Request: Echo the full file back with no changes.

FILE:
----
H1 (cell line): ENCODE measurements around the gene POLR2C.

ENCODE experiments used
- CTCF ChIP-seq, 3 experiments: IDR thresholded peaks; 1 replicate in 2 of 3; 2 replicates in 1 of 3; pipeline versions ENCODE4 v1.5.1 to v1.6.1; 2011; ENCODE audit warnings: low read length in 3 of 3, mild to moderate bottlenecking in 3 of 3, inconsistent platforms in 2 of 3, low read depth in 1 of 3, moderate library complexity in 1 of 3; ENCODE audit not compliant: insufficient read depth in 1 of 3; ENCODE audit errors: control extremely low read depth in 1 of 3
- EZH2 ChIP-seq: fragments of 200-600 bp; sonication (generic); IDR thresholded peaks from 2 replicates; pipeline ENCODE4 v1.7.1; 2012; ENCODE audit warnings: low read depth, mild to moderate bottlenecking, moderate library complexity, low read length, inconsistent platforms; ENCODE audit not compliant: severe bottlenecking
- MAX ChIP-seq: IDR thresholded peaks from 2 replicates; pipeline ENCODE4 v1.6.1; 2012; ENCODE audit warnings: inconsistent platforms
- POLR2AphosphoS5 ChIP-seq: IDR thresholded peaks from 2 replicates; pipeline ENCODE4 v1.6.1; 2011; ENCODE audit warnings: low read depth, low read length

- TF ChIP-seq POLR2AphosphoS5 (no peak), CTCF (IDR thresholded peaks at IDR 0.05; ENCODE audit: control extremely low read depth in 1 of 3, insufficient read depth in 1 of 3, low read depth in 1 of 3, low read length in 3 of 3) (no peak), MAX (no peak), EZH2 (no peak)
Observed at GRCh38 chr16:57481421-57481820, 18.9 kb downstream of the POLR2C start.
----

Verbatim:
H1 (cell line): ENCODE measurements around the gene POLR2C.

ENCODE experiments used
- CTCF ChIP-seq, 3 experiments: IDR thresholded peaks; 1 replicate in 2 of 3; 2 replicates in 1 of 3; pipeline versions ENCODE4 v1.5.1 to v1.6.1; 2011; ENCODE audit warnings: low read length in 3 of 3, mild to moderate bottlenecking in 3 of 3, inconsistent platforms in 2 of 3, low read depth in 1 of 3, moderate library complexity in 1 of 3; ENCODE audit not compliant: insufficient read depth in 1 of 3; ENCODE audit errors: control extremely low read depth in 1 of 3
- EZH2 ChIP-seq: fragments of 200-600 bp; sonication (generic); IDR thresholded peaks from 2 replicates; pipeline ENCODE4 v1.7.1; 2012; ENCODE audit warnings: low read depth, mild to moderate bottlenecking, moderate library complexity, low read length, inconsistent platforms; ENCODE audit not compliant: severe bottlenecking
- MAX ChIP-seq: IDR thresholded peaks from 2 replicates; pipeline ENCODE4 v1.6.1; 2012; ENCODE audit warnings: inconsistent platforms
- POLR2AphosphoS5 ChIP-seq: IDR thresholded peaks from 2 replicates; pipeline ENCODE4 v1.6.1; 2011; ENCODE audit warnings: low read depth, low read length

- TF ChIP-seq POLR2AphosphoS5 (no peak), CTCF (IDR thresholded peaks at IDR 0.05; ENCODE audit: control extremely low read depth in 1 of 3, insufficient read depth in 1 of 3, low read depth in 1 of 3, low read length in 3 of 3) (no peak), MAX (no peak), EZH2 (no peak)
Observed at GRCh38 chr16:57481421-57481820, 18.9 kb downstream of the POLR2C start.